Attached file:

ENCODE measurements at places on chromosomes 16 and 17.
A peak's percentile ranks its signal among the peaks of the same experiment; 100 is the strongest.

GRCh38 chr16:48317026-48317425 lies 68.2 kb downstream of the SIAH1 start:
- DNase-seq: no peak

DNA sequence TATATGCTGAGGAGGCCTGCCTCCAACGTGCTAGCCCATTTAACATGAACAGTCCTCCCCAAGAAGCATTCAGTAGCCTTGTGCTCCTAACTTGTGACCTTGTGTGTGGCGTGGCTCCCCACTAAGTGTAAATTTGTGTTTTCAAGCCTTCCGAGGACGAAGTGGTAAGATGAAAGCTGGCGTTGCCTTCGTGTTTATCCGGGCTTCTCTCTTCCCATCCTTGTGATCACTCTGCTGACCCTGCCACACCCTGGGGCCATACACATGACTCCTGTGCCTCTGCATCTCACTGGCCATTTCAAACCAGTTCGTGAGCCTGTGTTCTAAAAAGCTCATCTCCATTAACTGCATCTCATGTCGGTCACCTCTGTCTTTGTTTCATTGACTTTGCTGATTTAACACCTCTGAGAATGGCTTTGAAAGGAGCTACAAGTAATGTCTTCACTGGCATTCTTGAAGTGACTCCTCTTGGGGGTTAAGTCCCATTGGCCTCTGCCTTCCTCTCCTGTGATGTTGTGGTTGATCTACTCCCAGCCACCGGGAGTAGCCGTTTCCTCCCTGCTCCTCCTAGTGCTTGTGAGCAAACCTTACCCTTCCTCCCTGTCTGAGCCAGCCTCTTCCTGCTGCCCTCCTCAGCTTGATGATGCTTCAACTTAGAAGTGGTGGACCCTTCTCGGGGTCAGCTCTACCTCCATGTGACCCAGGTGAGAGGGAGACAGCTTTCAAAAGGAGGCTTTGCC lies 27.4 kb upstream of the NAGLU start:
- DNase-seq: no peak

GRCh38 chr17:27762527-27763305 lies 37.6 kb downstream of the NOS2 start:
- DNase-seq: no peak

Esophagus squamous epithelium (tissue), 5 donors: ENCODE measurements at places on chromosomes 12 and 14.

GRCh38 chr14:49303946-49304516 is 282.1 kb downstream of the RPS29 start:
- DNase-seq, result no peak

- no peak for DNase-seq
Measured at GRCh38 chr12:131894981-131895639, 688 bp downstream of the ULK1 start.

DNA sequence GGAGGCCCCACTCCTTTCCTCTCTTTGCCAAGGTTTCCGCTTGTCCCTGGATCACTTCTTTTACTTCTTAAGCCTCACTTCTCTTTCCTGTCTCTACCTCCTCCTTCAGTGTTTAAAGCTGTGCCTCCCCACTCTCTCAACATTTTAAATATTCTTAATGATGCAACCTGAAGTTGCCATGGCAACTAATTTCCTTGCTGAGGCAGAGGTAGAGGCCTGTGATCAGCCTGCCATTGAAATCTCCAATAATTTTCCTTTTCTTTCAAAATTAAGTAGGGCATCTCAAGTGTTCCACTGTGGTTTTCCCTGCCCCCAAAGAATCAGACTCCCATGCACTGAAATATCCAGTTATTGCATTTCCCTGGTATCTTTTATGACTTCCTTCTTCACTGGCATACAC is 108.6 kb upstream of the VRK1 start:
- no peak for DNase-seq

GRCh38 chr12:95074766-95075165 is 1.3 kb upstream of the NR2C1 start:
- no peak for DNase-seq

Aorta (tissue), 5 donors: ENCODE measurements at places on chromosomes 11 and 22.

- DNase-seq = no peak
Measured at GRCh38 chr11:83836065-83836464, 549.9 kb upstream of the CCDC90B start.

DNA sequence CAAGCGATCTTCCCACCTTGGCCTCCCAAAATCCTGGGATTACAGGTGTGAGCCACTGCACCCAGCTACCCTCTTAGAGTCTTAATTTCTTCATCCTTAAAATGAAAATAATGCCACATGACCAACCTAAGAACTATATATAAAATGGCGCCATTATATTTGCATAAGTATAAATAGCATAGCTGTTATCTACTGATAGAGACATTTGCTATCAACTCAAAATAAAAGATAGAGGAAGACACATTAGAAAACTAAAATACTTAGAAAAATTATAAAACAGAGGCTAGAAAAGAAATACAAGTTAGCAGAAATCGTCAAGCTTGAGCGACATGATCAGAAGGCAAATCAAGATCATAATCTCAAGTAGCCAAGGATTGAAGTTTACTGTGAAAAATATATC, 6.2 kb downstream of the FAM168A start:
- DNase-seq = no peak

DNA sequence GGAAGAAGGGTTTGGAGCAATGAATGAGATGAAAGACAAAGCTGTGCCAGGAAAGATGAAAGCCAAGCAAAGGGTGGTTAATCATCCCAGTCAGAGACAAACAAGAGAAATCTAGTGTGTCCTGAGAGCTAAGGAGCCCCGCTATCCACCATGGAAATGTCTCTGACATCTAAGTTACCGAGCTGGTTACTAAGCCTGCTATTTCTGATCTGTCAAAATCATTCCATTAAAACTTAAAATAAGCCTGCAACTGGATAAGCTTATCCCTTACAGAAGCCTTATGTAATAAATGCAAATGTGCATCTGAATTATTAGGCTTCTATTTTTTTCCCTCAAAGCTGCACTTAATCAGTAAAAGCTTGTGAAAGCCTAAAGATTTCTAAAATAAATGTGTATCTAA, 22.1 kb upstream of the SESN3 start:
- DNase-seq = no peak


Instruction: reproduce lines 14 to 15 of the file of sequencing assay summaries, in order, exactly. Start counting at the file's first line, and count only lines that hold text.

DNA sequence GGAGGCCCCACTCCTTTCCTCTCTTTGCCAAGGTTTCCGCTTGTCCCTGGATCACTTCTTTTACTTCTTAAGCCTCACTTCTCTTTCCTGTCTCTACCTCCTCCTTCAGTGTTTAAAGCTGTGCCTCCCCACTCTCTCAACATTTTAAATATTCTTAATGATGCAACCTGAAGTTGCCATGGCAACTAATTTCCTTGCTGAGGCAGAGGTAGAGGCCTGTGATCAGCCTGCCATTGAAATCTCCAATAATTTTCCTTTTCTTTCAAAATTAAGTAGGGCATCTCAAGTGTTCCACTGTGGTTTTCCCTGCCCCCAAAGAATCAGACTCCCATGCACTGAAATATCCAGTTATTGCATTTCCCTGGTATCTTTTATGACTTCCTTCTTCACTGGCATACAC is 108.6 kb upstream of the VRK1 start:
- no peak for DNase-seq